6.05.2012

xi'an, day #1.

i have no recollection of what happened yesterday, since i was stuck on a train to xi’an in the afternoon.  john and i watched a dvd that we bought here and that is probably not a legal copy.  well, we almost watched the movie.  my computer ran out of battery with about twenty minutes left of the flick so we were left hanging.  i’m assuming that we will finish it sometime?

sidenote:  riding the train is awkward.  people stare at you a lot.  john felt especially awkward because we were playing super stick-man golf, and i get really angry when i lose, so imade him kiss me after each hole so that i wouldn’t get mad at him for beating me.  oh yes, people were staring.  i’m sure they thought we were nuts.

xi’an!  xi’an is definitely a tourist spot.  they charged us up the wazoo for anything and everything they could.  it costs money to go inside a temple if you are white.  honestly, i am annoyed.  so we ignored anyone who wanted our money and only listened to those people who had no way to benefit from the information they were giving us {aka our hostel reception desk}.  after getting to the hostel, we found the cheapest way to the terra cotta warriors {7 rmb, or about $1.11 u.s.} and got on the bus. 

once we got to the terra cotta warriors, we bought two student tickets.  then we walked about two miles to the entrance.  they wouldn’t accept our tickets, however, because we didn’t have my student i.d. so we had to walk all the way back to the ticket counter, buy regular tickets, and hike all the way back up to the entrance.  they also charged me 1 yuan to pee in their stinky, poopy bathroom.  {don’t even get me started on the bathroom habits of the Chinese}.  honestly, these people.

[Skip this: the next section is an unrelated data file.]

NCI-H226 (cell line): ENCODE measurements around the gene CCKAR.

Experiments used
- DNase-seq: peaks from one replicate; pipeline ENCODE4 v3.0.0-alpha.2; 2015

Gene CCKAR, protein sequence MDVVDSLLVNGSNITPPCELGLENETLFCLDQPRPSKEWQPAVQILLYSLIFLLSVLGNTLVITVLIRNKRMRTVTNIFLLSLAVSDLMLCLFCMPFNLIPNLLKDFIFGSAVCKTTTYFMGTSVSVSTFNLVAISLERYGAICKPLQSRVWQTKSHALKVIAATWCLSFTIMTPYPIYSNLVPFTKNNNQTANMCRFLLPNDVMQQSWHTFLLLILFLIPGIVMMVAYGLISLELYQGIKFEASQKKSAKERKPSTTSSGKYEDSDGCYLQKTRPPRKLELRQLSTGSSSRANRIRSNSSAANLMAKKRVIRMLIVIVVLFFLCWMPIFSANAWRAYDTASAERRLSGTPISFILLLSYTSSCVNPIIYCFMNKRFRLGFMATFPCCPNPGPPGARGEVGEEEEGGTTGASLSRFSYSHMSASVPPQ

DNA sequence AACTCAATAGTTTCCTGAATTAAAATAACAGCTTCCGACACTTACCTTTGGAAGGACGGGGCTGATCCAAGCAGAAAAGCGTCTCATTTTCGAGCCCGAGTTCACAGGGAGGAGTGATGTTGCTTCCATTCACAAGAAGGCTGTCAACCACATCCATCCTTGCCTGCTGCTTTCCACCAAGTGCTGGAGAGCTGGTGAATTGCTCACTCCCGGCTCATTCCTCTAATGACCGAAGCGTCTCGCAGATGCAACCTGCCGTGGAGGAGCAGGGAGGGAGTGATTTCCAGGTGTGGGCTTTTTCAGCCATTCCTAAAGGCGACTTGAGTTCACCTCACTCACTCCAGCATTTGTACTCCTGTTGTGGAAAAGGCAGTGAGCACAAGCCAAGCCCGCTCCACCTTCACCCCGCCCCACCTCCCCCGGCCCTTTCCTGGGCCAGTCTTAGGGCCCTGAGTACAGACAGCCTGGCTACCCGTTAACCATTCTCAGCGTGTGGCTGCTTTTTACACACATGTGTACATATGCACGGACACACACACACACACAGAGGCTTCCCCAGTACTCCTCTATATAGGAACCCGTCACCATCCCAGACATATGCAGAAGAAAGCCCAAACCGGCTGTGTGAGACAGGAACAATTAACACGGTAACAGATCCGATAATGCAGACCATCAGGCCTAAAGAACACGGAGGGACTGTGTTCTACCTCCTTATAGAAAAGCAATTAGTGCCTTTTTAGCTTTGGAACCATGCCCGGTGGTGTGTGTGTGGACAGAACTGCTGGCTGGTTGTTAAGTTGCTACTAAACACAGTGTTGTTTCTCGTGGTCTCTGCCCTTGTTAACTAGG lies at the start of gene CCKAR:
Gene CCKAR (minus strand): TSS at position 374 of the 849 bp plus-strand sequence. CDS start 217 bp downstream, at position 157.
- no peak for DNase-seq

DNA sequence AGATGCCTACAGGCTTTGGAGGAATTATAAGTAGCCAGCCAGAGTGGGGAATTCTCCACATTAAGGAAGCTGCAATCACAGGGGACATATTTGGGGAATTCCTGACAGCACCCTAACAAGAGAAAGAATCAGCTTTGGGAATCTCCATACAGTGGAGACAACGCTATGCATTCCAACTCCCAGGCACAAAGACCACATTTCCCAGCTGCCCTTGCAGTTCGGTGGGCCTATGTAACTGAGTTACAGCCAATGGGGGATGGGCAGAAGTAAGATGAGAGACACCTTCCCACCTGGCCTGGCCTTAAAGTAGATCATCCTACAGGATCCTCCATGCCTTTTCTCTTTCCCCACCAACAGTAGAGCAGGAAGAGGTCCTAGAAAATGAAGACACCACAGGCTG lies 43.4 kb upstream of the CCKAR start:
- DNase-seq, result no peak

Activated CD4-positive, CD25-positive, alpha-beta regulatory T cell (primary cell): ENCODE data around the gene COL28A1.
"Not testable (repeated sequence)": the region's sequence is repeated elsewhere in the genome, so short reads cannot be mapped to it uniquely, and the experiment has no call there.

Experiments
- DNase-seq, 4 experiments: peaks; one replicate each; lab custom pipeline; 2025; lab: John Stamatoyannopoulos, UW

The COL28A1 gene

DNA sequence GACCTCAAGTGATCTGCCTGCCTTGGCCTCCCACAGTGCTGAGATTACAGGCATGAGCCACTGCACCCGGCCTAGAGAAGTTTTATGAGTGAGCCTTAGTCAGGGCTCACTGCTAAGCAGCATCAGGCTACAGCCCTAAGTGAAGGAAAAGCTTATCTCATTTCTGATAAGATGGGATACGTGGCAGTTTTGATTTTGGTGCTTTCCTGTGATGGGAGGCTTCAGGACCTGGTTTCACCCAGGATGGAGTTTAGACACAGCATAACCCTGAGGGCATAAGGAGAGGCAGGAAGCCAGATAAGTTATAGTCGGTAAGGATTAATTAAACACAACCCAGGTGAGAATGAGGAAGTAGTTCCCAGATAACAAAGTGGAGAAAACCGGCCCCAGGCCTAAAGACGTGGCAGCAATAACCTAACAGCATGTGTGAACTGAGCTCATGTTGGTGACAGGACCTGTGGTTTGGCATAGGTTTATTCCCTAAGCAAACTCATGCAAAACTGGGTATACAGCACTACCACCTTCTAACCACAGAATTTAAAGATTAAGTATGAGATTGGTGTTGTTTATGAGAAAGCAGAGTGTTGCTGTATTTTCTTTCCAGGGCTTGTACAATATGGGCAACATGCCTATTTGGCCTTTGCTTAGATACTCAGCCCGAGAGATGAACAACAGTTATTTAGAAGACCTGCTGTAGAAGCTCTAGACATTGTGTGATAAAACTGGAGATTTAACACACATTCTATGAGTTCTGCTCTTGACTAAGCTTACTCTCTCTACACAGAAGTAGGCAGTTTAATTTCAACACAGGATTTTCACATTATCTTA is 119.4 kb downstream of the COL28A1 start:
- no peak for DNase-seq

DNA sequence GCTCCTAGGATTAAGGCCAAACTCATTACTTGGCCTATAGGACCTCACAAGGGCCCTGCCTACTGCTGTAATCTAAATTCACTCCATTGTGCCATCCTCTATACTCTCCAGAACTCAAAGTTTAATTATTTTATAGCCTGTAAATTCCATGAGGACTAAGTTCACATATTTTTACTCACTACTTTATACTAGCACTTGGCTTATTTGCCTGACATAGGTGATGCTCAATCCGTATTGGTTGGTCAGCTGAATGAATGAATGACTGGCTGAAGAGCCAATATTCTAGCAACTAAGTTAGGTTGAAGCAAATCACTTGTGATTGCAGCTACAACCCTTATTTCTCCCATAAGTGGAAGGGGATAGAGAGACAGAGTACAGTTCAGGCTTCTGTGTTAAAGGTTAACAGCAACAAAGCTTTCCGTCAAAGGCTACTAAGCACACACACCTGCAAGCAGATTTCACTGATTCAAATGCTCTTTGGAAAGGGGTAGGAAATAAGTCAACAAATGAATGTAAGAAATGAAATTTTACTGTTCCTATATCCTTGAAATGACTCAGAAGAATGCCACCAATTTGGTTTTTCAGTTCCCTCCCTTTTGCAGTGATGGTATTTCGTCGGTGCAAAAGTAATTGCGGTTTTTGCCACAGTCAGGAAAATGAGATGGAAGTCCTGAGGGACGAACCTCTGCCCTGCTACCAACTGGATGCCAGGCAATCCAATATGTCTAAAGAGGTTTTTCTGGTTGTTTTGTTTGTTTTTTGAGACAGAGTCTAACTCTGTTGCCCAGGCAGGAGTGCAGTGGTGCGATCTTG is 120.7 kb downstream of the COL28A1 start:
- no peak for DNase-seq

the warriors were well worth it!  there are about 8,000 uncovered terra-cotta figures that you can see, but there is a whole city that the emperor had built for himself in the afterlife.  in addition to each soldier having different clothing, hair, and features, they each had a perfectly-preserved weapon.  there were also chariots and terra-cotta horses buried, and many pits where live animals were buried {such as a real-live horse buried in an underground stable}.  over 100,000 workers died completing the project, and when he died, the emperor’s concubines and close loyal subjects were killed and buried with him.  seriously, this dude was crazy.  but he also unified china in about 200 b.c. so, you know, he’s also pretty cool.  


after seeing one of the top five sites we’ve seen so far on this trip, we got ripped off eating at some restaurant on our way out.  they had an English menu with jacked-up prices, specifically for tourists.  i talked them down a few dollars, but really, we were so hungry that we didn’t care.

on the way home, the bus driver decided to stop the bus and honk at anyone who looked remotely like they might need a ride.  then his partner in crime {some lady who gathered the money} would yell in chinese at them.  aka it took forever to get home.  {i think they wanted more passengers so they could get more money?}

does it sound like I hated xi’an?  because truthfully it is probably my least favorite city that we have visited in china.  but, I loved muslim street.

muslim street was a big food/shopping area in the middle of xi’an.  there are a lot of chinese muslims there, and that’s how it got its name.  they had yummy fried sweet-potato things, a beef quesadilla that was good, meat skewers, and something called “baked gluten”.  i liked everything but the baked gluten.  and i am seriously hankering for some raw vegetables, because my diet for the past seven weeks has consisted of meat and carbs with the occasional fruit.  this street was totally the kind of thing that john and i like to do at night, so i’m sure we will go back in the near future….


1 comment:

Stephanie McCall said...

xi'an {tourist trapping aside} sounds like a neat place!